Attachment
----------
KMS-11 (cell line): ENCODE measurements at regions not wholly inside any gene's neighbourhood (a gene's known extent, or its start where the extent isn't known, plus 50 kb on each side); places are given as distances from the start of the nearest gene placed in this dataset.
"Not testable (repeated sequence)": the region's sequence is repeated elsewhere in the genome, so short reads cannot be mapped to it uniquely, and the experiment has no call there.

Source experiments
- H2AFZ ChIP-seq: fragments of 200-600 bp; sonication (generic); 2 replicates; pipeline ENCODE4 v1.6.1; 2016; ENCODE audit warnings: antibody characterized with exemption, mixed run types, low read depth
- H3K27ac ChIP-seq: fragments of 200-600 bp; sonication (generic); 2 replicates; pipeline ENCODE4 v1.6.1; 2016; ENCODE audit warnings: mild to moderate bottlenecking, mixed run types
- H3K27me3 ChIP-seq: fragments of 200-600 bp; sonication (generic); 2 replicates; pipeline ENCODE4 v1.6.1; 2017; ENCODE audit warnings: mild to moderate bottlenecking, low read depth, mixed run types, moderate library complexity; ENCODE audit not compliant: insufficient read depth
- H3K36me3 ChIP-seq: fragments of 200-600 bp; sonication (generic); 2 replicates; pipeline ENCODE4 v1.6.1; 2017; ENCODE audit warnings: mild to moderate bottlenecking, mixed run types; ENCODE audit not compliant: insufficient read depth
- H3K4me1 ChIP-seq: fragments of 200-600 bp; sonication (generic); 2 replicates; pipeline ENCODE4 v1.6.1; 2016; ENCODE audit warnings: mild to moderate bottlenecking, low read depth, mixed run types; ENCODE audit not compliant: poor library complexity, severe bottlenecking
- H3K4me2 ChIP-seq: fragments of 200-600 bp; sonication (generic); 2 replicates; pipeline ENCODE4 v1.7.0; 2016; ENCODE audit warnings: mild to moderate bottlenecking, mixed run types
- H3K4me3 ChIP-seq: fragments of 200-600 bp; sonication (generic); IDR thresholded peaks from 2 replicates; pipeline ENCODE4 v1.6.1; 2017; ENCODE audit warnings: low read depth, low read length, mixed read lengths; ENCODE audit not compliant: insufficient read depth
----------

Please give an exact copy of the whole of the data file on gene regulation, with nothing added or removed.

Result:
KMS-11 (cell line): ENCODE measurements at regions not wholly inside any gene's neighbourhood (a gene's known extent, or its start where the extent isn't known, plus 50 kb on each side); places are given as distances from the start of the nearest gene placed in this dataset.
"Not testable (repeated sequence)": the region's sequence is repeated elsewhere in the genome, so short reads cannot be mapped to it uniquely, and the experiment has no call there.

Source experiments
- H2AFZ ChIP-seq: fragments of 200-600 bp; sonication (generic); 2 replicates; pipeline ENCODE4 v1.6.1; 2016; ENCODE audit warnings: antibody characterized with exemption, mixed run types, low read depth
- H3K27ac ChIP-seq: fragments of 200-600 bp; sonication (generic); 2 replicates; pipeline ENCODE4 v1.6.1; 2016; ENCODE audit warnings: mild to moderate bottlenecking, mixed run types
- H3K27me3 ChIP-seq: fragments of 200-600 bp; sonication (generic); 2 replicates; pipeline ENCODE4 v1.6.1; 2017; ENCODE audit warnings: mild to moderate bottlenecking, low read depth, mixed run types, moderate library complexity; ENCODE audit not compliant: insufficient read depth
- H3K36me3 ChIP-seq: fragments of 200-600 bp; sonication (generic); 2 replicates; pipeline ENCODE4 v1.6.1; 2017; ENCODE audit warnings: mild to moderate bottlenecking, mixed run types; ENCODE audit not compliant: insufficient read depth
- H3K4me1 ChIP-seq: fragments of 200-600 bp; sonication (generic); 2 replicates; pipeline ENCODE4 v1.6.1; 2016; ENCODE audit warnings: mild to moderate bottlenecking, low read depth, mixed run types; ENCODE audit not compliant: poor library complexity, severe bottlenecking
- H3K4me2 ChIP-seq: fragments of 200-600 bp; sonication (generic); 2 replicates; pipeline ENCODE4 v1.7.0; 2016; ENCODE audit warnings: mild to moderate bottlenecking, mixed run types
- H3K4me3 ChIP-seq: fragments of 200-600 bp; sonication (generic); IDR thresholded peaks from 2 replicates; pipeline ENCODE4 v1.6.1; 2017; ENCODE audit warnings: low read depth, low read length, mixed read lengths; ENCODE audit not compliant: insufficient read depth